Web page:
Robert Chesney’s poems have appeared in The Blue Heron Review, Creative Wisconsin, Life Story magazine, and other publications. His award-winning story “Gottleib’s Charge” appeared in the Journal of the American Historical Society of Germans from Russia. He produces the AHSGR Southeastern Wisconsin Chapter newsletter. He volunteers as a teacher naturalist at southeastern Wisconsin nature Center. He lives in Cedarburg with his wife and mixed-breed dog Pippin. His two daughters and seven grandchildren live in nearby Grafton.
He is currently working on a chapbook and young adult novel about high school. He taught English for over thirty years. He plays jazz ukulele and enjoys travel, hiking, and taking classes at the Bernard Osher Foundation at the University of Wisconsin-Milwaukee.
Like a down filled comforter spread over the ground
springtails leap across the forest floor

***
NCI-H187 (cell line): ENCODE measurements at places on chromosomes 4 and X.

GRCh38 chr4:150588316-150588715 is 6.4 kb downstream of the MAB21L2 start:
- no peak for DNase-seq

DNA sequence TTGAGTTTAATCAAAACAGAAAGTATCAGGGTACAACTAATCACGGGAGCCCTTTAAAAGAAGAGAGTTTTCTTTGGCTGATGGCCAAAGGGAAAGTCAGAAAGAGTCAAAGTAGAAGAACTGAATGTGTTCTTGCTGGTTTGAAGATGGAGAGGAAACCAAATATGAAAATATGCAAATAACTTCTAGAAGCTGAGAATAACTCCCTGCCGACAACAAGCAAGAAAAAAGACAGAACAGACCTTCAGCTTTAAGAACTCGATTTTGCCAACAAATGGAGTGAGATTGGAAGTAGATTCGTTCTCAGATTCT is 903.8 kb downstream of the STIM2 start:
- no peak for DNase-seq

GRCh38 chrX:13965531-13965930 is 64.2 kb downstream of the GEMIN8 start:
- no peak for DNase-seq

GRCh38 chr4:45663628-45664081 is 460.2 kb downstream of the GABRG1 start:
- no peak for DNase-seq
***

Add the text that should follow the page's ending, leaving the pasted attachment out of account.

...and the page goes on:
an army of soldiers scurry and skedaddle
under a balsam pine offering its boughs
like some great protector against the storm.
As the blizzard flourishes
the invaders diminish from sight
burrowing under permafrost
to partake an organic smorgasbord--
decaying oak leaves, sumac berries, and birch bark.
The resplendent palette of gold, red, and purple
remains only an autumn memory.
Seasons march forward
casting off harsh monochrome winter hues
until the springtails merge amid the top soil
unnoticed by the pas de deux
of ballerina trillium and cavalier May apple.
First appeared in Creative Wisconsin
Morning mist descends upon Monet's creek
like a loon touching down
nary breaking the water's surface.
Splashes of yellow, orange, white, pink,
lavender, salmon, coral, red, green obsidian,
Hoary old man ghosts upon the bank
his brush reaches skyward.
Skirting the bank--
two weathered rowboats frozen in time
abandoned by truant boys in May
who yearned for a lazy summer excursion
while young lovers strolled through the meadow
and Bordeaux aged in tight grain barrels
and the cooper's hands shriveled--
the beautiful gardens merged
into an impressionist painting.
First appeared in Blue Heron Review